The founders proscribed the establishment of a state religion, but they did not countenance the elimination of religion from the public square. We are a nation "Under God" and in God, we do indeed trust.
On the blog TPM Election Central, reporter-researcher Eric Kleefeld wrote in a December 7 post that Romney's campaign has "thus far" refused to say "whether Romney sees any positive role in America for atheists and other non-believers after Election Central inquired about the topic yesterday."
From the December 9 broadcast of the NBC-syndicated Chris Matthews Show:
MATTHEWS: Well, let me just tell you, that may be the sort of the cosmetic attitude people have, but there is this sectarian problem that Huckabee's exploiting against him. So, that speech this week, a lot of people thought it was a great speech. I thought it was a great speech. Do you think it's going to have a big impact on Iowa? Later in New Hampshire as his firewall, where he might do better? Or later on in the campaign when he has to run for president?
PARKER: I think it's going to help him most right now in New Hampshire because it is a speech about big ideas, and we know that New Englanders tend to respond to religion more in terms of liberty and tolerance than in terms of emotional responses. But I think in the general election it will also help him. I've just been following some of the threads online and people are saying that they have completely changed their position on Romney. That he has raised - you know, he's elevated in their eyes because of this speech. So I think it's had a strong effect. Whether it helps in Iowa, I don't know.
GREGORY: I think it's positive, Chris, primarily because he had conviction, he had authenticity, this is a subject he knows and believes in --
MATTHEWS: And he's not flipping on his religion.
GREGORY: And he's not flipping around. And that's his biggest problem, is that he's a flip-flopper and he's compromised -- that's how a lot of people see him. He did not appear compromised here. And, so, I think, you know, whether it helps him in Iowa or New Hampshire, I mean, voters are going to look at him and have a visceral reaction. The guy looked presidential, it was a speech that was bigger than sort of the politics of the moment.
MATTHEWS: He got verklempt there, you know, to use the Saturday Night Live term. I mean, he really got emotional when he talked about the patriotic meaning of the First Continental Congress and how everybody had a different religion and they got together on prayer. Well, it worked for a lot of us.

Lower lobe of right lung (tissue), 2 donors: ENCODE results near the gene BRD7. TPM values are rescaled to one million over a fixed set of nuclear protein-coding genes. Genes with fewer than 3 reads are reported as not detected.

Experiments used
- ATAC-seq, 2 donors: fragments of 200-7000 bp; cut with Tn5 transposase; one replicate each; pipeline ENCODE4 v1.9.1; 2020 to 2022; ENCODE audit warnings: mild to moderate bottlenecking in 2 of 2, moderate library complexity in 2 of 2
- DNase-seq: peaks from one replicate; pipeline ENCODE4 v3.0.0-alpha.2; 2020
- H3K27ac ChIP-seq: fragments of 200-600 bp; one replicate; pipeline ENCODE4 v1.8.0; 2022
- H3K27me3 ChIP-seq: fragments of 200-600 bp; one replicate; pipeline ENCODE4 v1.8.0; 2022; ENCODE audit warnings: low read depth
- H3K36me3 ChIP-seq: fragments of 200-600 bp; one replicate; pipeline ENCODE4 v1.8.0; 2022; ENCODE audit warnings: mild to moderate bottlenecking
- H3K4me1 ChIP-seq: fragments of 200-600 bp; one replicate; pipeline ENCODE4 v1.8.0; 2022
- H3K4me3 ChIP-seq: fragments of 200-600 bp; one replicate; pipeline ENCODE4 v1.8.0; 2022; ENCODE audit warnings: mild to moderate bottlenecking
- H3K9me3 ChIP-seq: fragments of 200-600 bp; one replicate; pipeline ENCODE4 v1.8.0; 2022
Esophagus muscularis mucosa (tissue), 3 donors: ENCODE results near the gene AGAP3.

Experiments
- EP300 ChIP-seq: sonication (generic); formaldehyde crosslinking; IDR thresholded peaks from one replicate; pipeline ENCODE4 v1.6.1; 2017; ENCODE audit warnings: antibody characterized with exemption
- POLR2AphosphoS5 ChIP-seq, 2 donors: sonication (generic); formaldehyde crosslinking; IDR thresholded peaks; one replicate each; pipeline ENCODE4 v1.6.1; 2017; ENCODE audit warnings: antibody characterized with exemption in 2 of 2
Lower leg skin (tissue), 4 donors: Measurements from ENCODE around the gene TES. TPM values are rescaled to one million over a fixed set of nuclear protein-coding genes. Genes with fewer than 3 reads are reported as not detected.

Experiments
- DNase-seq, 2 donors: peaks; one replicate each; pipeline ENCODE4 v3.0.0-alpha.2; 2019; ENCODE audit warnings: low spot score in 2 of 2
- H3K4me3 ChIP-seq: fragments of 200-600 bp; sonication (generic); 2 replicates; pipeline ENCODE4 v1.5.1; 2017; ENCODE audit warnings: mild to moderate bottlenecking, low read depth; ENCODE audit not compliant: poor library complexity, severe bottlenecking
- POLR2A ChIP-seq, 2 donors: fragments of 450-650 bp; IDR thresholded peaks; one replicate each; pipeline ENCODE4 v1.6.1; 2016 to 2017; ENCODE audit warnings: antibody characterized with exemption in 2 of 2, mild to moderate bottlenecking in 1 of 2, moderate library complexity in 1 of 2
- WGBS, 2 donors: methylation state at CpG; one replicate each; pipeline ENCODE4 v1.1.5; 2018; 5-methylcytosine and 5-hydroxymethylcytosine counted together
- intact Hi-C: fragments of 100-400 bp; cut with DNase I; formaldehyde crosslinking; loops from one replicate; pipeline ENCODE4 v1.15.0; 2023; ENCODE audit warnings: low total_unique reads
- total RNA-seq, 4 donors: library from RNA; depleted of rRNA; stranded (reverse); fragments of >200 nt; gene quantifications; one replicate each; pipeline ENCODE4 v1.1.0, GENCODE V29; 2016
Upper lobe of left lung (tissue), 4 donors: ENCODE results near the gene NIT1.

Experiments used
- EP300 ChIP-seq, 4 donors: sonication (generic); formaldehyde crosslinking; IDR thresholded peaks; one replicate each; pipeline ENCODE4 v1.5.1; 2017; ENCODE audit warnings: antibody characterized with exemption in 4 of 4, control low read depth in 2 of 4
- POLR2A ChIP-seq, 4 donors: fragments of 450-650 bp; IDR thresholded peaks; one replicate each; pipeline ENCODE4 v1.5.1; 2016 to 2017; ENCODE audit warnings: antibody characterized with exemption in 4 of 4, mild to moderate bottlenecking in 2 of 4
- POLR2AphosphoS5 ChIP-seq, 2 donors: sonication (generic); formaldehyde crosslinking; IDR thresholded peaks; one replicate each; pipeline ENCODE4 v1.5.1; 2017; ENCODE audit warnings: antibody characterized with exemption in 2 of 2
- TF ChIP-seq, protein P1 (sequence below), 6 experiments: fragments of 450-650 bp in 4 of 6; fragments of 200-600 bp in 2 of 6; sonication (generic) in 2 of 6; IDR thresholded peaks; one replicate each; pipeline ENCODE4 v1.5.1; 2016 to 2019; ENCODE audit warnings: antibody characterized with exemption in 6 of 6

GREGORY: You can dissect this, but it still had a - it was still tactical, in that he was still trying to slow Huckabee down in Iowa.
NORRIS: I think that it will help him outside of Iowa. I'm not sure that -- when you're there you get the sense that they've -- voters have sort of turned the corner. Huckabee has picked up so much momentum in Iowa I think it's going to be difficult --
MATTHEWS: The Christian leader.
NORRIS: -- to slow his roll in Iowa. But, you know, Romney is also -- he's a manager. He always takes the long view. So I think in giving this speech he was looking beyond Iowa and looking at New Hampshire and beyond.
IGNATIUS: I thought it was a good speech. I still felt that it was a careful speech. I didn't feel that I saw the inner man. On a topic like this, you know, you really want to see into someone's heart, and I still felt that he was being cautious and careful. When Huckabee talks about religion, when Huckabee says immigrants are the children of God, you have a sense of the passion of the man, that I didn't feel even with this fine speech.
MATTHEWS: How much work went into this?
PARKER: A lot. This is not something that came up suddenly, this was not really timed for Huckabee, this sort of Huckabee wave just coincided with it. They really wanted to deliver this speech at Thanksgiving, but recognized that Americans don't really want to talk about politics when they're getting together for the family. But they've been working on this for months, he reached out to other denominations to get the words right and the ideas right. He really wanted to make a big ideas speech.
MATTHEWS: I thought it was the best speech of the campaign so far.
NORRIS: One thing some people were looking for is the sort of shame-on-you quality also for people who were questioning his faith, and if he had used some of Huckabee's rhetoric - "America's better than this" --
MATTHEWS: I - that --
NORRIS: -- it may have served --
MATTHEWS: In other words: Huckabee, back off. OK, we'll be right back.